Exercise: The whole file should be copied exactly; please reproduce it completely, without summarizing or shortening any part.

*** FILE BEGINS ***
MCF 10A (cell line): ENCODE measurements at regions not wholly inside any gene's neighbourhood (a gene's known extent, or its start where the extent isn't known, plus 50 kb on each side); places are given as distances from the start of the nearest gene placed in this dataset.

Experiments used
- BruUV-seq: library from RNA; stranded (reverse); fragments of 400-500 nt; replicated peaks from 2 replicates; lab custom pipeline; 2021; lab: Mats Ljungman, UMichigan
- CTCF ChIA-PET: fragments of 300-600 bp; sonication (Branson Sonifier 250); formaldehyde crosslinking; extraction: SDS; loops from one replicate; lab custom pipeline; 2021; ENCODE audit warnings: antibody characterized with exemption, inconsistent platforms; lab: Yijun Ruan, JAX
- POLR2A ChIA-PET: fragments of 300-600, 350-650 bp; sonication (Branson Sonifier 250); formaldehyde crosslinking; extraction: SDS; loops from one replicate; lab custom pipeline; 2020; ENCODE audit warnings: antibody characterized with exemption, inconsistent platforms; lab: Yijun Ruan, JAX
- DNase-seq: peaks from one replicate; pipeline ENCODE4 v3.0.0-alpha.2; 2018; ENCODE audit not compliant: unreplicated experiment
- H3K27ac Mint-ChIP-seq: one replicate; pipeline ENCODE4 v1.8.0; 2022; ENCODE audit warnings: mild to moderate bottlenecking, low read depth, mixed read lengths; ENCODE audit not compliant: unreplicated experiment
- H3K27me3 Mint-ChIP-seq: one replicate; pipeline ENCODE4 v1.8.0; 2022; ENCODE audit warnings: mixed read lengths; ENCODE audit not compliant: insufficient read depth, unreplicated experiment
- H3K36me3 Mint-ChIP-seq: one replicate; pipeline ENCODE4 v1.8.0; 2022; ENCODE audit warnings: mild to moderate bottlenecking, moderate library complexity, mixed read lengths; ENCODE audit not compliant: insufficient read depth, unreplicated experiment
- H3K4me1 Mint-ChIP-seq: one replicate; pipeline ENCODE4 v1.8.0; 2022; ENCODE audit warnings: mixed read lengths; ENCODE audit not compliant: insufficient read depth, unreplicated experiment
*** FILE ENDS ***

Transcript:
MCF 10A (cell line): ENCODE measurements at regions not wholly inside any gene's neighbourhood (a gene's known extent, or its start where the extent isn't known, plus 50 kb on each side); places are given as distances from the start of the nearest gene placed in this dataset.

Experiments used
- BruUV-seq: library from RNA; stranded (reverse); fragments of 400-500 nt; replicated peaks from 2 replicates; lab custom pipeline; 2021; lab: Mats Ljungman, UMichigan
- CTCF ChIA-PET: fragments of 300-600 bp; sonication (Branson Sonifier 250); formaldehyde crosslinking; extraction: SDS; loops from one replicate; lab custom pipeline; 2021; ENCODE audit warnings: antibody characterized with exemption, inconsistent platforms; lab: Yijun Ruan, JAX
- POLR2A ChIA-PET: fragments of 300-600, 350-650 bp; sonication (Branson Sonifier 250); formaldehyde crosslinking; extraction: SDS; loops from one replicate; lab custom pipeline; 2020; ENCODE audit warnings: antibody characterized with exemption, inconsistent platforms; lab: Yijun Ruan, JAX
- DNase-seq: peaks from one replicate; pipeline ENCODE4 v3.0.0-alpha.2; 2018; ENCODE audit not compliant: unreplicated experiment
- H3K27ac Mint-ChIP-seq: one replicate; pipeline ENCODE4 v1.8.0; 2022; ENCODE audit warnings: mild to moderate bottlenecking, low read depth, mixed read lengths; ENCODE audit not compliant: unreplicated experiment
- H3K27me3 Mint-ChIP-seq: one replicate; pipeline ENCODE4 v1.8.0; 2022; ENCODE audit warnings: mixed read lengths; ENCODE audit not compliant: insufficient read depth, unreplicated experiment
- H3K36me3 Mint-ChIP-seq: one replicate; pipeline ENCODE4 v1.8.0; 2022; ENCODE audit warnings: mild to moderate bottlenecking, moderate library complexity, mixed read lengths; ENCODE audit not compliant: insufficient read depth, unreplicated experiment
- H3K4me1 Mint-ChIP-seq: one replicate; pipeline ENCODE4 v1.8.0; 2022; ENCODE audit warnings: mixed read lengths; ENCODE audit not compliant: insufficient read depth, unreplicated experiment